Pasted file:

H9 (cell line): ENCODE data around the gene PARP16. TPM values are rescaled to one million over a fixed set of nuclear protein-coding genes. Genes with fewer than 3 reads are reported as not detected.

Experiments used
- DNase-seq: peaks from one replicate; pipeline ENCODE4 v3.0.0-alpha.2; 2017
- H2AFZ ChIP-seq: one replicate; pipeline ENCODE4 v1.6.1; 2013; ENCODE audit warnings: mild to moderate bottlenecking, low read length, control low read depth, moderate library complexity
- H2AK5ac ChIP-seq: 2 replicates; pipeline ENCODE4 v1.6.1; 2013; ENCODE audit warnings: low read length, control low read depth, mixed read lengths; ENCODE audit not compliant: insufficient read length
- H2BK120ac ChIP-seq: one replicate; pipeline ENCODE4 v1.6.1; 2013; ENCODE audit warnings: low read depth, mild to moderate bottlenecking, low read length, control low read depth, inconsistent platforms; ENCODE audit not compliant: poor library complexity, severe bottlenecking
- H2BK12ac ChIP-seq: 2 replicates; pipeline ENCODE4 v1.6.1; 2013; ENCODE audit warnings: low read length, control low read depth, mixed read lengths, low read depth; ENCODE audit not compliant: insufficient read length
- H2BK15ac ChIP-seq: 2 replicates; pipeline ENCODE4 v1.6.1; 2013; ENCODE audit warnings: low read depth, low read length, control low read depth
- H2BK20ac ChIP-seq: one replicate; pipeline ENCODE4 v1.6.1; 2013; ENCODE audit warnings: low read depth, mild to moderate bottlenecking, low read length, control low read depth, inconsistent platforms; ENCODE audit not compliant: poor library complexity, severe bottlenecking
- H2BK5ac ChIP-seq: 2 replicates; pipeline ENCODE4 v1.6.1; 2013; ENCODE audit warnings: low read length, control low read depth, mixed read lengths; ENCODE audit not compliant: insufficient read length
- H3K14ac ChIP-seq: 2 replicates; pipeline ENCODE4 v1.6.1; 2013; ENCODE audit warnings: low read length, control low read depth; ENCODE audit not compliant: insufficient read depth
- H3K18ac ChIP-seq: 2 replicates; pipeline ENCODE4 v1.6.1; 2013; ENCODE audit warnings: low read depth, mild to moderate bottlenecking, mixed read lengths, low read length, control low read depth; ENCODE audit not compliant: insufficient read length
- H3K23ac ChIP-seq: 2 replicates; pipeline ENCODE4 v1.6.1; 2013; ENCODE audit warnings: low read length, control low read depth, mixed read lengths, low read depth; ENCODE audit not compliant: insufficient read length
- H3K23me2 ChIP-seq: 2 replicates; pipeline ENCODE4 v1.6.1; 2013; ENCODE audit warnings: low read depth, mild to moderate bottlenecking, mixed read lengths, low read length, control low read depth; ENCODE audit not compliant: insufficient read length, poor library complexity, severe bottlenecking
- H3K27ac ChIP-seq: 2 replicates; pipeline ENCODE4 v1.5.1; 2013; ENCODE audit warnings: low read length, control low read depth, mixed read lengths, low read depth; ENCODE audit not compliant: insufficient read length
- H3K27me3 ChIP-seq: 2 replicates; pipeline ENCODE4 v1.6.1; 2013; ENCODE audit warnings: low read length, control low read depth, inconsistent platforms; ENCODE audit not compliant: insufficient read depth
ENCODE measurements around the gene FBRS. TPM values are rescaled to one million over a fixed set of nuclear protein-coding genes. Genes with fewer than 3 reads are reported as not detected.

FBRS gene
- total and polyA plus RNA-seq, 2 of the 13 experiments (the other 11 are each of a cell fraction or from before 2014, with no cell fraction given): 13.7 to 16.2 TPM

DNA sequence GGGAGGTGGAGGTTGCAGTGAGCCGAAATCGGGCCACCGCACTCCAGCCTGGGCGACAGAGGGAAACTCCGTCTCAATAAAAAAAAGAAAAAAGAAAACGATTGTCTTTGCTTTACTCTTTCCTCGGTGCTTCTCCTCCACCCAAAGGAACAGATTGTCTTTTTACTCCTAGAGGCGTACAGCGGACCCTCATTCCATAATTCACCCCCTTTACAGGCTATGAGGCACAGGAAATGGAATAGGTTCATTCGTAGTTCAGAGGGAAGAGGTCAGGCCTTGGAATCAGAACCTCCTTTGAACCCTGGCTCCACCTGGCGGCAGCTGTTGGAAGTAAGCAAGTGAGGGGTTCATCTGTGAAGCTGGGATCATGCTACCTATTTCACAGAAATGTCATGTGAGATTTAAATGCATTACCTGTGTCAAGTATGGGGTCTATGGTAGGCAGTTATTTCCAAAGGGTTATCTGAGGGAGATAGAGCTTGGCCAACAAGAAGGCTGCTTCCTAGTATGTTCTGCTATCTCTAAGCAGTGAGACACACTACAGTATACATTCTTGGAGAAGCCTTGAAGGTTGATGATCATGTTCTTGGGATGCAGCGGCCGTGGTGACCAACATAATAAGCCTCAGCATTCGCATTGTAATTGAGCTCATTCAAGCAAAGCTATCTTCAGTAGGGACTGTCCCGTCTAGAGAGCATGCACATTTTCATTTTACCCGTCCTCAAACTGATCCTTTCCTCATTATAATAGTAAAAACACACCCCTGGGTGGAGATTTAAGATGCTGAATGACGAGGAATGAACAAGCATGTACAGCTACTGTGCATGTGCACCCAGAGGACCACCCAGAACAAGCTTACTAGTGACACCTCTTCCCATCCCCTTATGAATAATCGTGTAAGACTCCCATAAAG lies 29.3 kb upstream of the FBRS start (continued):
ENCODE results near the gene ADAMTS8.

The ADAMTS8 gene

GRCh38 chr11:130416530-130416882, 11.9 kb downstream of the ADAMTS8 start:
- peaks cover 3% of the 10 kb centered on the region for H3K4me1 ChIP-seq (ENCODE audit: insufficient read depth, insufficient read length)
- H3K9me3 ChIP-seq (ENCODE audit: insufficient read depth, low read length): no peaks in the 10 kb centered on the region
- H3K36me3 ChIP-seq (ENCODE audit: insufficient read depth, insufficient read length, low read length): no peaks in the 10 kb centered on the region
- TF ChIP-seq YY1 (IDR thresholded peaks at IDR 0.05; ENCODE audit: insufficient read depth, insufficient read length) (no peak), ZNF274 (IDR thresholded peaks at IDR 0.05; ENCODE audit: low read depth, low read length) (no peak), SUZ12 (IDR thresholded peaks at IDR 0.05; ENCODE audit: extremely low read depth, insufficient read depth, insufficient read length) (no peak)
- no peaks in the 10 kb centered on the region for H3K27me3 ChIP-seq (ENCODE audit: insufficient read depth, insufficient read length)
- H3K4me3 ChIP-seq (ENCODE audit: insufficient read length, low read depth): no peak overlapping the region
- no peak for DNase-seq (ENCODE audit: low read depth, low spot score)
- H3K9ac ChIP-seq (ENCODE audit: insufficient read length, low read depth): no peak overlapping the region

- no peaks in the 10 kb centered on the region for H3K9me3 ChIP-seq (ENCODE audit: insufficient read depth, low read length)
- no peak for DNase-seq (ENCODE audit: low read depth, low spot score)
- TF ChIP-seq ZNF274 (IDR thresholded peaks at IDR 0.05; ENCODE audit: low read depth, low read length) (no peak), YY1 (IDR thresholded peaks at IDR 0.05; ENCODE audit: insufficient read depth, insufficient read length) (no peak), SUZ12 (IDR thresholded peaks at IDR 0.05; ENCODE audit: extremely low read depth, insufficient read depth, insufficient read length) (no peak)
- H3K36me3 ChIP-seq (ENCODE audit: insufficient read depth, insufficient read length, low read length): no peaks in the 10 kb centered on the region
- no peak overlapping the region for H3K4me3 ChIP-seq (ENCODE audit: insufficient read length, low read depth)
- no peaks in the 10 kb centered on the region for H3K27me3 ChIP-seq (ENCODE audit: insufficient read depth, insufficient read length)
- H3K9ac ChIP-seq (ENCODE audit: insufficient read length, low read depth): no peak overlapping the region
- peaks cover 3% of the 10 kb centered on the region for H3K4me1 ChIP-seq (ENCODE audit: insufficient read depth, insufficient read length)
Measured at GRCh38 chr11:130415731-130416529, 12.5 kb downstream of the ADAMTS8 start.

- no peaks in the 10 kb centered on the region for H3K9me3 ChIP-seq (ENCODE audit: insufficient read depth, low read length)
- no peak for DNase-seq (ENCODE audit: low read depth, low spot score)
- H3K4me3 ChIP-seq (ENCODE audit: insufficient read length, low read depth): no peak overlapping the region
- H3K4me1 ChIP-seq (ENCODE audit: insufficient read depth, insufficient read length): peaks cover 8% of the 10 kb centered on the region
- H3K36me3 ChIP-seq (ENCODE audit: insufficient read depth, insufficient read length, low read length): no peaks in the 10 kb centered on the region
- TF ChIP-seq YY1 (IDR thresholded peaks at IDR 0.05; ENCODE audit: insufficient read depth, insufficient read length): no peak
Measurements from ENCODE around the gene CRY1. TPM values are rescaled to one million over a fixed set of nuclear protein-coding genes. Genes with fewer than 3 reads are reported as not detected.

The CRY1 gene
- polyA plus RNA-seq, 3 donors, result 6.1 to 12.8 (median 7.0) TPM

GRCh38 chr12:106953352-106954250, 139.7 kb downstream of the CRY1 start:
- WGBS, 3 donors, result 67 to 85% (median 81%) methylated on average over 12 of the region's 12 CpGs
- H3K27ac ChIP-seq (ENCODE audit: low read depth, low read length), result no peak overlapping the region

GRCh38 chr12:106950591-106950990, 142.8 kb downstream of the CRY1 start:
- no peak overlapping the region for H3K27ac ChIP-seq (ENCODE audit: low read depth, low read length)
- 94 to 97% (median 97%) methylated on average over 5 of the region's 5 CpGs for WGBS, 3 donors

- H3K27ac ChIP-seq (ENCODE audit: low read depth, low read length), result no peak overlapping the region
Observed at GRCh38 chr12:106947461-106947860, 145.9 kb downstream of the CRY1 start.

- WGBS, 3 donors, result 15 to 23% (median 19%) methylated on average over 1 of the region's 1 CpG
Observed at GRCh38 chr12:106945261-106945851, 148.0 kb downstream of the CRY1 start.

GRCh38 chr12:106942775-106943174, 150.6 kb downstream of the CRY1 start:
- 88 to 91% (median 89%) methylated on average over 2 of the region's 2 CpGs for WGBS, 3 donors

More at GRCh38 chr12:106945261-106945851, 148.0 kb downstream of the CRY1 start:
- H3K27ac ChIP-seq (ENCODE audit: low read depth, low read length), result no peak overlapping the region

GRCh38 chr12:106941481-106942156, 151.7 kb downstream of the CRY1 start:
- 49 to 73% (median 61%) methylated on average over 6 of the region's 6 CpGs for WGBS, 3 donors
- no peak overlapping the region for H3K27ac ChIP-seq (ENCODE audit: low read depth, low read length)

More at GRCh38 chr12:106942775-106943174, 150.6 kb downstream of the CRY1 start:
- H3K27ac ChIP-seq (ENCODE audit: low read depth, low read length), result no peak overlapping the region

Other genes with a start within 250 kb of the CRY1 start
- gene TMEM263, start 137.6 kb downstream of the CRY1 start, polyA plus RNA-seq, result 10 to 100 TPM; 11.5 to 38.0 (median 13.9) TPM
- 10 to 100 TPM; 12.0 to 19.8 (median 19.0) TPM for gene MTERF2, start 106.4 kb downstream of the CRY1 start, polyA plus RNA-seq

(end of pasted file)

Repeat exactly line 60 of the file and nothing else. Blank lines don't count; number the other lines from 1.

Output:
GRCh38 chr12:106942775-106943174, 150.6 kb downstream of the CRY1 start: